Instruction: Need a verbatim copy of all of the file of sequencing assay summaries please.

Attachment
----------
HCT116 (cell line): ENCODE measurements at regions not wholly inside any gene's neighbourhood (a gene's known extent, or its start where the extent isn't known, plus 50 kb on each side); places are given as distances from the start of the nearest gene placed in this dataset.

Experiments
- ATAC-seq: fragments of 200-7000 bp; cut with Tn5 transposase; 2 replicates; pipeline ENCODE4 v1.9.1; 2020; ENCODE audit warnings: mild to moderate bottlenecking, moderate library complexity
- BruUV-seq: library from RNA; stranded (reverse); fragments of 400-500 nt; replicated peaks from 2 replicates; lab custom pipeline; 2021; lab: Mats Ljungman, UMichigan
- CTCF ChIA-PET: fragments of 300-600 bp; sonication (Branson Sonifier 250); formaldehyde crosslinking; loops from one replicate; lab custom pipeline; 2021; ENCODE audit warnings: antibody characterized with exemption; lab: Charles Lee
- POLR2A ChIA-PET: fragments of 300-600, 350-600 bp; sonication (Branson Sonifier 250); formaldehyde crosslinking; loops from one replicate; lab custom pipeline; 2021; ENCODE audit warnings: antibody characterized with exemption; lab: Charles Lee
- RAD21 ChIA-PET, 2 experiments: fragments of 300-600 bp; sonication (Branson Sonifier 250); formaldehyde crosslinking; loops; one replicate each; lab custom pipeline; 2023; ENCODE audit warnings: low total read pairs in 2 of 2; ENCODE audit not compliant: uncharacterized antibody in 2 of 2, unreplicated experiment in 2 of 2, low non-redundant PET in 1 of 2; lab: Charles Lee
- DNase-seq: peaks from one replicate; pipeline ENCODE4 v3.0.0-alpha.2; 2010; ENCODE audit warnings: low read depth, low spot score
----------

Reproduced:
HCT116 (cell line): ENCODE measurements at regions not wholly inside any gene's neighbourhood (a gene's known extent, or its start where the extent isn't known, plus 50 kb on each side); places are given as distances from the start of the nearest gene placed in this dataset.

Experiments
- ATAC-seq: fragments of 200-7000 bp; cut with Tn5 transposase; 2 replicates; pipeline ENCODE4 v1.9.1; 2020; ENCODE audit warnings: mild to moderate bottlenecking, moderate library complexity
- BruUV-seq: library from RNA; stranded (reverse); fragments of 400-500 nt; replicated peaks from 2 replicates; lab custom pipeline; 2021; lab: Mats Ljungman, UMichigan
- CTCF ChIA-PET: fragments of 300-600 bp; sonication (Branson Sonifier 250); formaldehyde crosslinking; loops from one replicate; lab custom pipeline; 2021; ENCODE audit warnings: antibody characterized with exemption; lab: Charles Lee
- POLR2A ChIA-PET: fragments of 300-600, 350-600 bp; sonication (Branson Sonifier 250); formaldehyde crosslinking; loops from one replicate; lab custom pipeline; 2021; ENCODE audit warnings: antibody characterized with exemption; lab: Charles Lee
- RAD21 ChIA-PET, 2 experiments: fragments of 300-600 bp; sonication (Branson Sonifier 250); formaldehyde crosslinking; loops; one replicate each; lab custom pipeline; 2023; ENCODE audit warnings: low total read pairs in 2 of 2; ENCODE audit not compliant: uncharacterized antibody in 2 of 2, unreplicated experiment in 2 of 2, low non-redundant PET in 1 of 2; lab: Charles Lee
- DNase-seq: peaks from one replicate; pipeline ENCODE4 v3.0.0-alpha.2; 2010; ENCODE audit warnings: low read depth, low spot score